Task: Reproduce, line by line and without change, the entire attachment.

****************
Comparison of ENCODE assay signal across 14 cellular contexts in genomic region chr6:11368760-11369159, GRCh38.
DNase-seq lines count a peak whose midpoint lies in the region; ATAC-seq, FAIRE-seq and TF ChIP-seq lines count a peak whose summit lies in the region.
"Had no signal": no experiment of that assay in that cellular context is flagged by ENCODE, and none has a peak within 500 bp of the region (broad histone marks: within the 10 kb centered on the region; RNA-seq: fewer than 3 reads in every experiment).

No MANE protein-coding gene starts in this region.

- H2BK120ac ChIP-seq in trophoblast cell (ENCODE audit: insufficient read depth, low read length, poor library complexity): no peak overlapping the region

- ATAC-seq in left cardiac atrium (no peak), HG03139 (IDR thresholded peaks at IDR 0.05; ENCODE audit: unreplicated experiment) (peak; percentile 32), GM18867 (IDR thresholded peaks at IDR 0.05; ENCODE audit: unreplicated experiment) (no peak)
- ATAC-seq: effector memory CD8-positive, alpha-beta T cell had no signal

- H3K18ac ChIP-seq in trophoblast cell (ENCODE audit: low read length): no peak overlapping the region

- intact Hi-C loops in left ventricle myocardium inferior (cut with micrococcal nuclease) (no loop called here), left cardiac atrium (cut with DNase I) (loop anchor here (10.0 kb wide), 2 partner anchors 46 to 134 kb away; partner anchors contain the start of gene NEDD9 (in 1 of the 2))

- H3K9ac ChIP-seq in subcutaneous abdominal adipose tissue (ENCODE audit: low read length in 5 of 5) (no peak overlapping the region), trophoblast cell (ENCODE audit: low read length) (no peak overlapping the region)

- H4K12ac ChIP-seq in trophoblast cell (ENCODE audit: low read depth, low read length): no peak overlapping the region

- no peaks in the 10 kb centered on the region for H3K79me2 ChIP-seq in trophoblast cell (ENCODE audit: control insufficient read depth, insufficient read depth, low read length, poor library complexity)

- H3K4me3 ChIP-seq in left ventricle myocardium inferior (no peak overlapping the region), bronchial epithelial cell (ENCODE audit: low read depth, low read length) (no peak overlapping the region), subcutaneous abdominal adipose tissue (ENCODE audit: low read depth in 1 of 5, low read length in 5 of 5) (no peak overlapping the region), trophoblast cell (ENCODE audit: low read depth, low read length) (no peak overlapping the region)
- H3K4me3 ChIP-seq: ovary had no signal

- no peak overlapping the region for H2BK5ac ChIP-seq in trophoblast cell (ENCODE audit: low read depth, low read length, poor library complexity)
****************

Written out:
Comparison of ENCODE assay signal across 14 cellular contexts in genomic region chr6:11368760-11369159, GRCh38.
DNase-seq lines count a peak whose midpoint lies in the region; ATAC-seq, FAIRE-seq and TF ChIP-seq lines count a peak whose summit lies in the region.
"Had no signal": no experiment of that assay in that cellular context is flagged by ENCODE, and none has a peak within 500 bp of the region (broad histone marks: within the 10 kb centered on the region; RNA-seq: fewer than 3 reads in every experiment).

No MANE protein-coding gene starts in this region.

- H2BK120ac ChIP-seq in trophoblast cell (ENCODE audit: insufficient read depth, low read length, poor library complexity): no peak overlapping the region

- ATAC-seq in left cardiac atrium (no peak), HG03139 (IDR thresholded peaks at IDR 0.05; ENCODE audit: unreplicated experiment) (peak; percentile 32), GM18867 (IDR thresholded peaks at IDR 0.05; ENCODE audit: unreplicated experiment) (no peak)
- ATAC-seq: effector memory CD8-positive, alpha-beta T cell had no signal

- H3K18ac ChIP-seq in trophoblast cell (ENCODE audit: low read length): no peak overlapping the region

- intact Hi-C loops in left ventricle myocardium inferior (cut with micrococcal nuclease) (no loop called here), left cardiac atrium (cut with DNase I) (loop anchor here (10.0 kb wide), 2 partner anchors 46 to 134 kb away; partner anchors contain the start of gene NEDD9 (in 1 of the 2))

- H3K9ac ChIP-seq in subcutaneous abdominal adipose tissue (ENCODE audit: low read length in 5 of 5) (no peak overlapping the region), trophoblast cell (ENCODE audit: low read length) (no peak overlapping the region)

- H4K12ac ChIP-seq in trophoblast cell (ENCODE audit: low read depth, low read length): no peak overlapping the region

- no peaks in the 10 kb centered on the region for H3K79me2 ChIP-seq in trophoblast cell (ENCODE audit: control insufficient read depth, insufficient read depth, low read length, poor library complexity)

- H3K4me3 ChIP-seq in left ventricle myocardium inferior (no peak overlapping the region), bronchial epithelial cell (ENCODE audit: low read depth, low read length) (no peak overlapping the region), subcutaneous abdominal adipose tissue (ENCODE audit: low read depth in 1 of 5, low read length in 5 of 5) (no peak overlapping the region), trophoblast cell (ENCODE audit: low read depth, low read length) (no peak overlapping the region)
- H3K4me3 ChIP-seq: ovary had no signal

- no peak overlapping the region for H2BK5ac ChIP-seq in trophoblast cell (ENCODE audit: low read depth, low read length, poor library complexity)